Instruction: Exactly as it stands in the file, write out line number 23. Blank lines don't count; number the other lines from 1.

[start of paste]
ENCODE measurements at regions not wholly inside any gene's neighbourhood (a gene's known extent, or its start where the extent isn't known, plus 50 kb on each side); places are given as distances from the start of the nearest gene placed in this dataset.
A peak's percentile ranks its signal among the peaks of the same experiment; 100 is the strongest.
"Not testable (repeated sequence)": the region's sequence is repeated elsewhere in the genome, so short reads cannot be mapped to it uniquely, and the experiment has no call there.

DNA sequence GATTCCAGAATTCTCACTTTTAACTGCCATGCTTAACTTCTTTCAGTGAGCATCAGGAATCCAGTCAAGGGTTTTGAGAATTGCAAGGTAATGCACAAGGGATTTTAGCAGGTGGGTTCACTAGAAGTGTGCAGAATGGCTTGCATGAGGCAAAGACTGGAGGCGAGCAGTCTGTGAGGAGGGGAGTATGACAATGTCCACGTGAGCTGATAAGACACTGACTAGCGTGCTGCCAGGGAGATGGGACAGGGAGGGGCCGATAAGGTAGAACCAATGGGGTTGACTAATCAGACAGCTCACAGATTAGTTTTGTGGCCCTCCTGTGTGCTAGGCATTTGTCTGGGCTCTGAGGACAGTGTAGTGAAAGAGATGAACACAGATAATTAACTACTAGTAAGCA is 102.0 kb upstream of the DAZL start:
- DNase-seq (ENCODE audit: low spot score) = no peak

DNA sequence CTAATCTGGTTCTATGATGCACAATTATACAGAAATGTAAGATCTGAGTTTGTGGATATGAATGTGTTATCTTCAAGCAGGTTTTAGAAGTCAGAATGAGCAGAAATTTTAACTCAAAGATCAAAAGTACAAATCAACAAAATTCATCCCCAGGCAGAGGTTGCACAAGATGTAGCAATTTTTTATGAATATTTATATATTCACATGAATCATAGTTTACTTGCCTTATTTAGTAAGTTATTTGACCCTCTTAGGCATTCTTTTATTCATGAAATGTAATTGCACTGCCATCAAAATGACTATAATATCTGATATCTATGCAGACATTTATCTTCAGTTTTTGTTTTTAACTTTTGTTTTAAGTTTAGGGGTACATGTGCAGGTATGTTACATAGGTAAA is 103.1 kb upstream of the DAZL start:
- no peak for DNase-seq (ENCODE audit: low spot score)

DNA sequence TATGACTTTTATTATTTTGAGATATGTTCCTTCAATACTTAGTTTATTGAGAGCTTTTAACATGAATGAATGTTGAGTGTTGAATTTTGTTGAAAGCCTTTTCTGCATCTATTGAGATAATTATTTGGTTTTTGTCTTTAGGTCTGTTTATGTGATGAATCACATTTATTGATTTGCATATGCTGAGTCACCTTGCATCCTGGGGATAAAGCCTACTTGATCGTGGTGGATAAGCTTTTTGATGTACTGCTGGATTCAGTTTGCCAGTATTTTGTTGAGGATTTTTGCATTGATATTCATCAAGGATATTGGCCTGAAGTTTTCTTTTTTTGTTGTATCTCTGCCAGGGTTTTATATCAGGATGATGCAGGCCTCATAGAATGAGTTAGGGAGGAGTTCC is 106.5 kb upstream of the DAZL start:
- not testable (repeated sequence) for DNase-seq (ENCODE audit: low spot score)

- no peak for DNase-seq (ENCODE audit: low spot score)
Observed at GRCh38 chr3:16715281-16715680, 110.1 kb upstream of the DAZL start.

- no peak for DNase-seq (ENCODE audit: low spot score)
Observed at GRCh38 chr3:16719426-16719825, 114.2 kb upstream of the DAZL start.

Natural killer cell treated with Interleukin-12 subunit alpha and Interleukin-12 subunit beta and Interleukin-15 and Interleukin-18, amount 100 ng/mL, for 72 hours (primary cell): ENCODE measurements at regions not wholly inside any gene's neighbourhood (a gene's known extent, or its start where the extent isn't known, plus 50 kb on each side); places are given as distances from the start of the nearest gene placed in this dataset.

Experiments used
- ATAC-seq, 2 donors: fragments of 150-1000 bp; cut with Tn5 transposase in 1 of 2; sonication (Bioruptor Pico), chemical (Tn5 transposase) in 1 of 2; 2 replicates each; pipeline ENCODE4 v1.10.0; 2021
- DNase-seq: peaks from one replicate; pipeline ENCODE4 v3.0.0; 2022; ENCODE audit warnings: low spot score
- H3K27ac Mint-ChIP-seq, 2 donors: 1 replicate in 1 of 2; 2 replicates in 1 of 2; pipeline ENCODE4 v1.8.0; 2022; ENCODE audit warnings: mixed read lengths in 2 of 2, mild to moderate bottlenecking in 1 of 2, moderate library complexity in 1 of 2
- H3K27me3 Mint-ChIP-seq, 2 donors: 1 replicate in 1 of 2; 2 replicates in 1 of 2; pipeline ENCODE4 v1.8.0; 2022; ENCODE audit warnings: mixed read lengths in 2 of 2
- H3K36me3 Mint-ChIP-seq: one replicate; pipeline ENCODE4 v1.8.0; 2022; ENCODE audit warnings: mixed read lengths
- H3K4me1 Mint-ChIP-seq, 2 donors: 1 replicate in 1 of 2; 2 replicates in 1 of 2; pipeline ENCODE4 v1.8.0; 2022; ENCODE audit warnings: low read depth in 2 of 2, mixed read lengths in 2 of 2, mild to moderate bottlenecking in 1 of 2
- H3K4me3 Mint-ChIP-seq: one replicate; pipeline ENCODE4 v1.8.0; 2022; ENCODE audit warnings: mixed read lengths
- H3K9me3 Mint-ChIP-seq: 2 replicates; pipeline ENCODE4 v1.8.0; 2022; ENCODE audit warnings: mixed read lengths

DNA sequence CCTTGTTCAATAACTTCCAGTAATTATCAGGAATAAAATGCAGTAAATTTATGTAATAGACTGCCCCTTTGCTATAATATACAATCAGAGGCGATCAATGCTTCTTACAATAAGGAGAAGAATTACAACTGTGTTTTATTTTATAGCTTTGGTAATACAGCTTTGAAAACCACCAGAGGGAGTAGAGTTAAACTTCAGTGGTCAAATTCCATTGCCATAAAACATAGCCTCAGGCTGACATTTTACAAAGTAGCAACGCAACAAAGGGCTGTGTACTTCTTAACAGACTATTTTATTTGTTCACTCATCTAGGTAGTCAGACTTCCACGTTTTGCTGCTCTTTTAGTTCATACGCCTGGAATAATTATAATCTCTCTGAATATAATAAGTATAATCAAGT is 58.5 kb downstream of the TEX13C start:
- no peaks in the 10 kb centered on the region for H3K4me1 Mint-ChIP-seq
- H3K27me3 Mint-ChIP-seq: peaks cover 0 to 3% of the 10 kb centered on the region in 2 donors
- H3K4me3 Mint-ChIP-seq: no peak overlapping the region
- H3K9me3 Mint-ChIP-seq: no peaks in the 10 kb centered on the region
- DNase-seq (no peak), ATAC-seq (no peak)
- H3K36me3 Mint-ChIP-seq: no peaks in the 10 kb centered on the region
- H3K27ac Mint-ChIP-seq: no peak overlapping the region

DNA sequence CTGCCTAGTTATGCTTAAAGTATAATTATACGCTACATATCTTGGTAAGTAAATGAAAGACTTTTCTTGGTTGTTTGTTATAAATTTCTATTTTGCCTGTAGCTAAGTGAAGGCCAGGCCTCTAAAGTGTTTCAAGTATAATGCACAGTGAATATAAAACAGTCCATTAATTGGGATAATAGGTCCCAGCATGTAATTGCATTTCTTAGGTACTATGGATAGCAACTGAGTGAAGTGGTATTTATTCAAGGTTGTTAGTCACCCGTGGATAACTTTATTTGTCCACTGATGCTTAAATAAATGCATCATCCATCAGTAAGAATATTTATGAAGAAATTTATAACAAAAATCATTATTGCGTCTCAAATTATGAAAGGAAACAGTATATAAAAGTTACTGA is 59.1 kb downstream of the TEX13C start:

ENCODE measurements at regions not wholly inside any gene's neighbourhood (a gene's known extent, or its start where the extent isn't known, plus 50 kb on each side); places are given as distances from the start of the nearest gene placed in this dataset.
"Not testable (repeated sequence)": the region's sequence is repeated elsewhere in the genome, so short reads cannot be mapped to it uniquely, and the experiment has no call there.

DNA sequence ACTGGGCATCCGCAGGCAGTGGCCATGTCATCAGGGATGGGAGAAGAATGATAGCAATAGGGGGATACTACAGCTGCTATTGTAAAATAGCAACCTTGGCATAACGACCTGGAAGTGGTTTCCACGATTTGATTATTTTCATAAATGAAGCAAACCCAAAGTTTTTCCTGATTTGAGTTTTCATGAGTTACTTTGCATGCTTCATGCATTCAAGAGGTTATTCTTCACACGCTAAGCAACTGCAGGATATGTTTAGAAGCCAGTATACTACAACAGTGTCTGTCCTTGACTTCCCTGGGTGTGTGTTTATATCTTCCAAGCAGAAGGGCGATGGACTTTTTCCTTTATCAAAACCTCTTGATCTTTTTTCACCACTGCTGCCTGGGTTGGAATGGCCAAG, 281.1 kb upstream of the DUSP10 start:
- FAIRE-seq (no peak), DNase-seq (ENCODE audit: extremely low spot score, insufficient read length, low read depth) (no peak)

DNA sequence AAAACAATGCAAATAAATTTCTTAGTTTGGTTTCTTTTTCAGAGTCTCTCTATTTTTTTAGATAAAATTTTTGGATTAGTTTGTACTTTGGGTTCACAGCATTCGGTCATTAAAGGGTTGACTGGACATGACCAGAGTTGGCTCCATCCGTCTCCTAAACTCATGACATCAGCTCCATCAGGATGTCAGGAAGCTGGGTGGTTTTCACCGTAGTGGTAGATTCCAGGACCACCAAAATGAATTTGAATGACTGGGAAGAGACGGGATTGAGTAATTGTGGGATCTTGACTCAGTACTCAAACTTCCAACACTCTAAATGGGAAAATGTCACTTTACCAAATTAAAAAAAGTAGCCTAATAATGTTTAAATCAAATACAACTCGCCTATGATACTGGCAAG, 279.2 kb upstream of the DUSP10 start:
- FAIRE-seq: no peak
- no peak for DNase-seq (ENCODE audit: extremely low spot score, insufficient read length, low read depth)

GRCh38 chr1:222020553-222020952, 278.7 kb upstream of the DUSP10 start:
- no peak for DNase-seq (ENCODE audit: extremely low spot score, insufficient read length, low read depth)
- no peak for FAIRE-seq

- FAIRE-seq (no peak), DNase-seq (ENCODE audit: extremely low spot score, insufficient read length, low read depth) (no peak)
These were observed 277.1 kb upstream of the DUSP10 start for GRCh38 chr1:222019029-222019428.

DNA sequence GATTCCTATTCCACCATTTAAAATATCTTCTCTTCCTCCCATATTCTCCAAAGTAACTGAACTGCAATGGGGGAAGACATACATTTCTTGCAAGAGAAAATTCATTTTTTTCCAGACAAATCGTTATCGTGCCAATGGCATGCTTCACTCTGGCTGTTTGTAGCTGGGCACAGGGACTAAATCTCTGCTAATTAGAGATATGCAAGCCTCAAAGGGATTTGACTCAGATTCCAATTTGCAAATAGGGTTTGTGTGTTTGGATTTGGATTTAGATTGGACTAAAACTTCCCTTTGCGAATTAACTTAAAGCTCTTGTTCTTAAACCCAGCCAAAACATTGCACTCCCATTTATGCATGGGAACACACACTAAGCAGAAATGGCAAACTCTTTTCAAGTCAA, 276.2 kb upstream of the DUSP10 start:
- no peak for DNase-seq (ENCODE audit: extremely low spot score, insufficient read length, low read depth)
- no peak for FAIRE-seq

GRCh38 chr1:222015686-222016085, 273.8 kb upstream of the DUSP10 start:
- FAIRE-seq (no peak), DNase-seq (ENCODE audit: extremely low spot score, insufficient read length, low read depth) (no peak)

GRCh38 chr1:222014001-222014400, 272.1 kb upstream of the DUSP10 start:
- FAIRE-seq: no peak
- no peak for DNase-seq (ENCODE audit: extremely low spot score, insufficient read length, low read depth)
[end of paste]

- H3K9me3 Mint-ChIP-seq: 2 replicates; pipeline ENCODE4 v1.8.0; 2022; ENCODE audit warnings: mixed read lengths